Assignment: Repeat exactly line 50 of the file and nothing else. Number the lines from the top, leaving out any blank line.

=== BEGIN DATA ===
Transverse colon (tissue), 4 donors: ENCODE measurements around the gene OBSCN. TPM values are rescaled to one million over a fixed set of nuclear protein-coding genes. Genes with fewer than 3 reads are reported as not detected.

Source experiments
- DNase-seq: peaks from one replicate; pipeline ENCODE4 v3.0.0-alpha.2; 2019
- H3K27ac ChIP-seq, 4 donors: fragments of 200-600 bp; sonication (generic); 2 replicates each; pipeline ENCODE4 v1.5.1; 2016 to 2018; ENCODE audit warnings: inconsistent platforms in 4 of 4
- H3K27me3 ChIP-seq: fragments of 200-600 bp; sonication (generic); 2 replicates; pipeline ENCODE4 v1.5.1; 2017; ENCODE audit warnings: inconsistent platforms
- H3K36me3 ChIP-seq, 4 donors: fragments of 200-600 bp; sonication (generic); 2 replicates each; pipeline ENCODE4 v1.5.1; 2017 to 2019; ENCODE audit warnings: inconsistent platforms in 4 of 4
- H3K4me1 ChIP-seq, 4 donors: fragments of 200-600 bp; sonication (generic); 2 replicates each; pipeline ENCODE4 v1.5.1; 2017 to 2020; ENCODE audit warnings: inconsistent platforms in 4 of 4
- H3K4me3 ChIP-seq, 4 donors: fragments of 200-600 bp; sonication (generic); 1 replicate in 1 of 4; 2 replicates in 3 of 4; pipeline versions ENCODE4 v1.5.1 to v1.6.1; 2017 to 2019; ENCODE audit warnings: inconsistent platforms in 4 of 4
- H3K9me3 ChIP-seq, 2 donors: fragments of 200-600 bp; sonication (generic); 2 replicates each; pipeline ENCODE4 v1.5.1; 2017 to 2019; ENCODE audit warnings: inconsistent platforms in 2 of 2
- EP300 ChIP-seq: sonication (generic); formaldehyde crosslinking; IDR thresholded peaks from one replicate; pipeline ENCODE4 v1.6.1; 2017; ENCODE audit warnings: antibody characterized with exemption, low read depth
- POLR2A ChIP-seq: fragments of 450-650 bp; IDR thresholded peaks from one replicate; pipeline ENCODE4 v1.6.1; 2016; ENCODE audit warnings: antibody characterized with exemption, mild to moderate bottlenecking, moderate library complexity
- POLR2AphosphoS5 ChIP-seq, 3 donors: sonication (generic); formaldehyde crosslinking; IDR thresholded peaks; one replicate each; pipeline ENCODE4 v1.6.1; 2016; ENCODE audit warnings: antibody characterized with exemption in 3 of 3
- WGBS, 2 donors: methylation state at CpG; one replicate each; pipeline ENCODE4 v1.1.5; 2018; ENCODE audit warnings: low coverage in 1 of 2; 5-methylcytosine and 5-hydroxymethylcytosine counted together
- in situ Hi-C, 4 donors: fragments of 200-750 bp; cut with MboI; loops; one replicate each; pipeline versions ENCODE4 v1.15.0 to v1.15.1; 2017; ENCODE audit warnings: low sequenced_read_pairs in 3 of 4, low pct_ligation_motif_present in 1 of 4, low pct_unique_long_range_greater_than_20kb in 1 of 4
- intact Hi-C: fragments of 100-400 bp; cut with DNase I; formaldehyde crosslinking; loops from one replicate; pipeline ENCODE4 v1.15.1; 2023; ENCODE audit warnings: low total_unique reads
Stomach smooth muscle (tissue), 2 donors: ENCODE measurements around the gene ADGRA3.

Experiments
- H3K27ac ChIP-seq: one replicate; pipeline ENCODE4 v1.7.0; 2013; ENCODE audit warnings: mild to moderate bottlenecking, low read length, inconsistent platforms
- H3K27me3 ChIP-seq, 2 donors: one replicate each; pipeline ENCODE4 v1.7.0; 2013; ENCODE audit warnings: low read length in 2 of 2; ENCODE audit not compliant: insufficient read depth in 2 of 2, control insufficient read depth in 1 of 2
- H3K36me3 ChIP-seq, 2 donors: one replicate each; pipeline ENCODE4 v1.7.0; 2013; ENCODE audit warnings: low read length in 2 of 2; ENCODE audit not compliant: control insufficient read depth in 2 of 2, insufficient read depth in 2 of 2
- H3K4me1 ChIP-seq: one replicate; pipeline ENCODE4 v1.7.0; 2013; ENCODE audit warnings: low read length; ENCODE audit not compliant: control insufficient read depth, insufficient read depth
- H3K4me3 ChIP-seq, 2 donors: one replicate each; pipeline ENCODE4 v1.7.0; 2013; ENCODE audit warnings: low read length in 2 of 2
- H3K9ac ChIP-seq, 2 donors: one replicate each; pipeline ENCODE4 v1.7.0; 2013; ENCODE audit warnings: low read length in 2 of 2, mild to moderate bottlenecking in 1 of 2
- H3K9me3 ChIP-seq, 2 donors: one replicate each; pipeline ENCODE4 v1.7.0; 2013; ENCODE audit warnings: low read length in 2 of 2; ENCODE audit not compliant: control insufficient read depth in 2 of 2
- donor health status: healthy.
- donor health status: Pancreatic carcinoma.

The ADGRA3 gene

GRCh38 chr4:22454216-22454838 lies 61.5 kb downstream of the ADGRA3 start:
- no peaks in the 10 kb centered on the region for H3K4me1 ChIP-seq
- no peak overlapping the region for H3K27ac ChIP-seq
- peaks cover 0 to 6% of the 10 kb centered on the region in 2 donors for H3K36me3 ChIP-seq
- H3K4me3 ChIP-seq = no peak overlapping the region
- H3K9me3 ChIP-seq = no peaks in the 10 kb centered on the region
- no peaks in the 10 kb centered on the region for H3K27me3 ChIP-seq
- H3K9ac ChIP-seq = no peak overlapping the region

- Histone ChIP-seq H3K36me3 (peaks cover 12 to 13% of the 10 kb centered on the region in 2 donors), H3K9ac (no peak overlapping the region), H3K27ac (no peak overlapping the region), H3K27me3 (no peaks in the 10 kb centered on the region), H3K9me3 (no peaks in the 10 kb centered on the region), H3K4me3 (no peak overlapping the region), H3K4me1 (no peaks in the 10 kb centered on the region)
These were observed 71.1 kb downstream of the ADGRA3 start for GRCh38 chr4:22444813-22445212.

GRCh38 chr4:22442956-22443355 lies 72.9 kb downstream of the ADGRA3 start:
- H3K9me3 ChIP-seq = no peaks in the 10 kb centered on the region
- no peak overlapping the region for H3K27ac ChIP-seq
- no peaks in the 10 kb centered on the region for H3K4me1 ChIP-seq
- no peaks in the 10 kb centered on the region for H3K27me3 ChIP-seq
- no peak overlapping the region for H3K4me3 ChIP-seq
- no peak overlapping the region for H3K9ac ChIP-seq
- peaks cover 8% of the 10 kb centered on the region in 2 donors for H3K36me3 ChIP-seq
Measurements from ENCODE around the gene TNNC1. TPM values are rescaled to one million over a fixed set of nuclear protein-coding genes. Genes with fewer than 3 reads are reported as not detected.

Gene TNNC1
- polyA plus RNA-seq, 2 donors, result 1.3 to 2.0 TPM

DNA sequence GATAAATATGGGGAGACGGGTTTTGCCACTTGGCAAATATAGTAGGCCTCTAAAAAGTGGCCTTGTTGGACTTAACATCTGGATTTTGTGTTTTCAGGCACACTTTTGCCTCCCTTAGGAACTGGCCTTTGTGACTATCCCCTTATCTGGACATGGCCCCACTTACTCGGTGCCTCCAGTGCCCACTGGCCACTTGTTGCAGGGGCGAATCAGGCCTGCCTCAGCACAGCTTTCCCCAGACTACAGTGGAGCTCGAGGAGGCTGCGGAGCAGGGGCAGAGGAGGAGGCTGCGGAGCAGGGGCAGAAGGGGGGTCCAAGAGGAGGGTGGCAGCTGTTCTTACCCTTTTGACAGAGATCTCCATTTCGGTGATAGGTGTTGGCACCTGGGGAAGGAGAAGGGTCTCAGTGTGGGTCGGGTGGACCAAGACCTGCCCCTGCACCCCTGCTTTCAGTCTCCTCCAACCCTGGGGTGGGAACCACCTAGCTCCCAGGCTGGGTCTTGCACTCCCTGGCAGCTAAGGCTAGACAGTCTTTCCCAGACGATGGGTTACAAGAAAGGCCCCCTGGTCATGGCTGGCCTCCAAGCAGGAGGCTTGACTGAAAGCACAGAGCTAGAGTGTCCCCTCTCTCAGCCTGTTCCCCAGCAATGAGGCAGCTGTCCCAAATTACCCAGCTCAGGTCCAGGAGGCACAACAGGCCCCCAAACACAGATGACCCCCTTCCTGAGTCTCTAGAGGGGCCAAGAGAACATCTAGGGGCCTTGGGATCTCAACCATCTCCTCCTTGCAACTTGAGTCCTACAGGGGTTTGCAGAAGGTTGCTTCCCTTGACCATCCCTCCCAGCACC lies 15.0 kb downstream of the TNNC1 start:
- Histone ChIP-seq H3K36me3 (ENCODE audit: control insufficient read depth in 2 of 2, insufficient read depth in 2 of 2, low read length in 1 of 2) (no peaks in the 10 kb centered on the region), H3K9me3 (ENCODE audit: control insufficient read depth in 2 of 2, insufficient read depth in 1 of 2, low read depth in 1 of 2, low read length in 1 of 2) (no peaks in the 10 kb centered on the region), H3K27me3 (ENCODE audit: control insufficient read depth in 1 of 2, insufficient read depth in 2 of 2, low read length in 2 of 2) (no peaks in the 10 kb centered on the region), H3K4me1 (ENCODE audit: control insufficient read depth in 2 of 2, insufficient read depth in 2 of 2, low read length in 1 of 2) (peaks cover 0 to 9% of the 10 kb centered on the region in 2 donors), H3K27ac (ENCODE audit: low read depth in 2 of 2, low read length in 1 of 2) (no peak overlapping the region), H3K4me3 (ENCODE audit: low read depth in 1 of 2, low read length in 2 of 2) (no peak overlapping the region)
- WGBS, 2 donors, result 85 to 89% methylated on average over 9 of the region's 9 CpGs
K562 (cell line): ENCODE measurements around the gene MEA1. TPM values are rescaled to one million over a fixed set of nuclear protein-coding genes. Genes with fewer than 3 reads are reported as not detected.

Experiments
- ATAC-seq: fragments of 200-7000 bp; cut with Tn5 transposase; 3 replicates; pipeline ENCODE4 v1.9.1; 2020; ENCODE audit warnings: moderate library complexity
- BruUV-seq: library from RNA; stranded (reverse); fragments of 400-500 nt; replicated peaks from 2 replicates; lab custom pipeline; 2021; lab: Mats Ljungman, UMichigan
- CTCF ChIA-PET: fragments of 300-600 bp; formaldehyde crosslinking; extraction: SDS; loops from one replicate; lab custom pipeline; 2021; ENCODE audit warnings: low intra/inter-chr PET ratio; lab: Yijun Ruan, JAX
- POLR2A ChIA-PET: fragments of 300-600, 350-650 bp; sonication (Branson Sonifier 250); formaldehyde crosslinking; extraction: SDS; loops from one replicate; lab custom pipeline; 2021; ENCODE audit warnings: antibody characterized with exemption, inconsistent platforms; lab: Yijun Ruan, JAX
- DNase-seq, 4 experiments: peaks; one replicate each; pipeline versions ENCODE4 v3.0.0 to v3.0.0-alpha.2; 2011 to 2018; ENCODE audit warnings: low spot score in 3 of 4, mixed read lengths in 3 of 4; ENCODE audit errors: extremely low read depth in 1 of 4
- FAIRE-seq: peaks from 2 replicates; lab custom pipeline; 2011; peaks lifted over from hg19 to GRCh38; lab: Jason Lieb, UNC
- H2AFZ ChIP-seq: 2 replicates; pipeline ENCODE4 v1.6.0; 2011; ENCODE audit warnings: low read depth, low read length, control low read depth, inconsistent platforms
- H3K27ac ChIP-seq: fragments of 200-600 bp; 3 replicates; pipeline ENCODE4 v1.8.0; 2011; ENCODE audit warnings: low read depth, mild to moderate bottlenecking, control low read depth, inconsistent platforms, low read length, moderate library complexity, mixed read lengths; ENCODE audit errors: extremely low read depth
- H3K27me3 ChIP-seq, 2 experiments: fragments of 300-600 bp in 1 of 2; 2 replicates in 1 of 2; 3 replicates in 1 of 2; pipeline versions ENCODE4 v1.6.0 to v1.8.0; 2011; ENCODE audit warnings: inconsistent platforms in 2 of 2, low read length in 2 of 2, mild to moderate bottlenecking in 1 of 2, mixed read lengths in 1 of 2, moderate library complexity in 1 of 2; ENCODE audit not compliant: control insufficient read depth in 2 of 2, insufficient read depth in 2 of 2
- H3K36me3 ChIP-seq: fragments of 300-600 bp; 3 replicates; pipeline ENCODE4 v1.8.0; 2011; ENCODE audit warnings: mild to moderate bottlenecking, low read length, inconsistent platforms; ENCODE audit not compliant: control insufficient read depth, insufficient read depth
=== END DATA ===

- Histone ChIP-seq H3K36me3 (ENCODE audit: control insufficient read depth in 2 of 2, insufficient read depth in 2 of 2, low read length in 1 of 2) (no peaks in the 10 kb centered on the region), H3K9me3 (ENCODE audit: control insufficient read depth in 2 of 2, insufficient read depth in 1 of 2, low read depth in 1 of 2, low read length in 1 of 2) (no peaks in the 10 kb centered on the region), H3K27me3 (ENCODE audit: control insufficient read depth in 1 of 2, insufficient read depth in 2 of 2, low read length in 2 of 2) (no peaks in the 10 kb centered on the region), H3K4me1 (ENCODE audit: control insufficient read depth in 2 of 2, insufficient read depth in 2 of 2, low read length in 1 of 2) (peaks cover 0 to 9% of the 10 kb centered on the region in 2 donors), H3K27ac (ENCODE audit: low read depth in 2 of 2, low read length in 1 of 2) (no peak overlapping the region), H3K4me3 (ENCODE audit: low read depth in 1 of 2, low read length in 2 of 2) (no peak overlapping the region)